|Mississippi to Texas
||[Nov. 28th, 2011|10:07 am]
After three days in Mississippi we packed up and headed out on our planned route, aiming to spend some time in Texarkana before making our way to Arkansas for Thanksgiving with J’s family. Our first stop was a two night stay in Louisiana, at Lincoln Parish Park in Ruston, LA. Generally we like county and city parks, but we’re always a little wary because they may be great or they may be nasty and you don’t know which until you get there.
Fortunately we got lucky with this one:
Lincoln Parish Park was a great campground. It’s famous for mountain biking (they hold XTERRA games there.) The trails criss-cross the tall pine forest, with frequent “Bike Crossing” signs on the road to the campsites. RV sites are full hookups for $20 a day; very reasonable, and most of the sites overlook a beautiful lake ringed with a paved path. We had a gorgeous view of the lake out our back window and doorway. It was a lovely campground; there’s reasonable shopping not too far away, it’s not too far off the freeway, heck, there’s even a good catfish joint in town. J and I were both sorry to be staying for just two nights before moving on to Texarkana.
It turned out to be just as well that we were only there for two nights since they don’t offer refunds. That meant we didn’t lose any money when on day two we got the call to head for Texas for J’s work, again. At least this time we were close enough that it was a one day drive to New Caney, a northern Houston suburb, where we settled at Forest Retreat RV Park. This was a very nice private campground aimed at big rigs, and it was about as far from the wooded lakeside ambiance of Lincoln Parish Park as you can imagine. Concrete pull -through sites, roads with extra space at all the turns, grassy lots. The spaces were nice and big, and the road noise wasn’t too bad. The donkey braying a few times a day from the corral next door was a little disconcerting, though.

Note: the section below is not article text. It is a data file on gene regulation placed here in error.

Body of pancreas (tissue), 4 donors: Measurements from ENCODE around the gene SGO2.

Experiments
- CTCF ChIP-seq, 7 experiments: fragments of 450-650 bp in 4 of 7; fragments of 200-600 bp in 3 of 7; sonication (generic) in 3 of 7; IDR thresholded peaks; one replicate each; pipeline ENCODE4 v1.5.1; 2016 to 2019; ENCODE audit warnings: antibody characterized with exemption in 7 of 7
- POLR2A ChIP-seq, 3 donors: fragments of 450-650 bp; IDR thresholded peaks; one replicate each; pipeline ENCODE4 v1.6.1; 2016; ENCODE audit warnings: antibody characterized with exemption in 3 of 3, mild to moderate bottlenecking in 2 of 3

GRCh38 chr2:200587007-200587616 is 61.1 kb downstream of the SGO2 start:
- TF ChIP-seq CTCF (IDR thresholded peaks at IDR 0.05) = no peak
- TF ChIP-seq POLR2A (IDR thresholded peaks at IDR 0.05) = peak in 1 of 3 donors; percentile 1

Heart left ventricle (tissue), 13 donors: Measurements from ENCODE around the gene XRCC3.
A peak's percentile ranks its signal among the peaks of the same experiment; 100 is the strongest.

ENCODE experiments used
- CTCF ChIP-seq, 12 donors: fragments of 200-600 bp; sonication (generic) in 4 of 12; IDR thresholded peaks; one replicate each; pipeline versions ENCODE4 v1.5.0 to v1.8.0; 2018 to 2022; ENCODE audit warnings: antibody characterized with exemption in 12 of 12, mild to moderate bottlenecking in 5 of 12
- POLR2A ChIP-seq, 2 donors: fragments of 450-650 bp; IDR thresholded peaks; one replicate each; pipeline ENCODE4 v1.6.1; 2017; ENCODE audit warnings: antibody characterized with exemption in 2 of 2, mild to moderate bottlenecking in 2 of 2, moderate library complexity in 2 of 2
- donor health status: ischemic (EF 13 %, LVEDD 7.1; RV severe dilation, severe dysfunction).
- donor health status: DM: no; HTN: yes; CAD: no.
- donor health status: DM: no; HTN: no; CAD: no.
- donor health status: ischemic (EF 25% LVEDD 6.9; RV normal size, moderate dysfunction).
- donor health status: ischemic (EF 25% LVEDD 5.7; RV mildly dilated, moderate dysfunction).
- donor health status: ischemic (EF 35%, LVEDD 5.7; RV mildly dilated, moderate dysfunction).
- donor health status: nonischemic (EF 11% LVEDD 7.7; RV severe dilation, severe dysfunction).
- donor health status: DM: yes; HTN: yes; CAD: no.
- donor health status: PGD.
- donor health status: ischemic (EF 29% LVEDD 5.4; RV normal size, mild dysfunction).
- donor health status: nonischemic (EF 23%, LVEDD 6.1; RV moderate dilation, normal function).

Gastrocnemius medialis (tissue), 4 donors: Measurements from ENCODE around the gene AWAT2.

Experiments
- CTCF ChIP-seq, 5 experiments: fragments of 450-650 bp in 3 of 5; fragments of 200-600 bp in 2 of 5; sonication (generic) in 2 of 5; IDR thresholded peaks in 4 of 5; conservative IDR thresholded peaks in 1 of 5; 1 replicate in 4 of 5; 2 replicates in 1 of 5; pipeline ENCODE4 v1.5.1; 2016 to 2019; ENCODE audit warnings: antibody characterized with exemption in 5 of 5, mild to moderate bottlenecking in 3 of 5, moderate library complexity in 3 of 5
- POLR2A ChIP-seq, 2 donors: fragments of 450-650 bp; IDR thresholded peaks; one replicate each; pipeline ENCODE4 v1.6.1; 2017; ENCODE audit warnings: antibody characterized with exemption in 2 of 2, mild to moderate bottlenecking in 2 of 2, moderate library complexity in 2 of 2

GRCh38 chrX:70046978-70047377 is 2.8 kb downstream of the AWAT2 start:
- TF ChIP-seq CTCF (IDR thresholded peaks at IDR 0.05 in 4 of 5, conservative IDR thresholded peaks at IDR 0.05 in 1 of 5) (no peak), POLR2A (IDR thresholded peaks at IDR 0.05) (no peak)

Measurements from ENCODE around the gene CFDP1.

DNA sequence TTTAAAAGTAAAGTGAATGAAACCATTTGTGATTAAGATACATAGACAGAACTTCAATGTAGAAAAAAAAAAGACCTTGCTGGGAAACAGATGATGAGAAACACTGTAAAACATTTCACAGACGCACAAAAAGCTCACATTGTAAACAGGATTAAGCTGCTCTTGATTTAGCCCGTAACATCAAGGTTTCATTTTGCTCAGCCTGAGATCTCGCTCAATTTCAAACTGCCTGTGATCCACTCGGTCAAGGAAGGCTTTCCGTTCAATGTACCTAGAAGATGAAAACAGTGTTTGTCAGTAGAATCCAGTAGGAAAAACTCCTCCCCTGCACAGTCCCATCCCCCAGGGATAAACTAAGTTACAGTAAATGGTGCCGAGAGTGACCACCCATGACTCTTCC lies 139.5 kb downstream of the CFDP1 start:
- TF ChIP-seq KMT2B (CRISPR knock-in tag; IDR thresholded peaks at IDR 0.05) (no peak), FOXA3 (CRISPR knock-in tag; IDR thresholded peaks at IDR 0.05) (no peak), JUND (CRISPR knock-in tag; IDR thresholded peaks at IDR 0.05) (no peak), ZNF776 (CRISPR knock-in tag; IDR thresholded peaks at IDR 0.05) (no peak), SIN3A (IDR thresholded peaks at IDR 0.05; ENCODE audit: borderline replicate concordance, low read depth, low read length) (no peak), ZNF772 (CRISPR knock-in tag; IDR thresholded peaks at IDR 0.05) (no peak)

Midway through the week a ginormous fifthwheel pulled into the site next to us. Six slides and almost no windows! It had three axles and a freightliner to tow it and a pull-out patio complete with doorbell instead of fold out steps. I was intensely curious about it and googled the logo, which led to Travel Units, a company that builds custom fifthwheels, but that was as far as my information mining could go; we rarely saw the inhabitants to ask them about it. I wonder what the layout was like and why they had so few windows? One of the things I love about fifthwheels is the great natural light, so that just boggled me.
We came in on Saturday for a Monday customer meeting, and the silver lining of having Sunday at the International Quilt Festival in Houston went a long way to make up for the disruption of our plans. We’ve been on business travel since mid-October, with two days off for good behavior. I am looking forward to the holiday season, when J usually takes most of his vacation and business is usually a little quieter (customers don’t want to work over the holidays either.)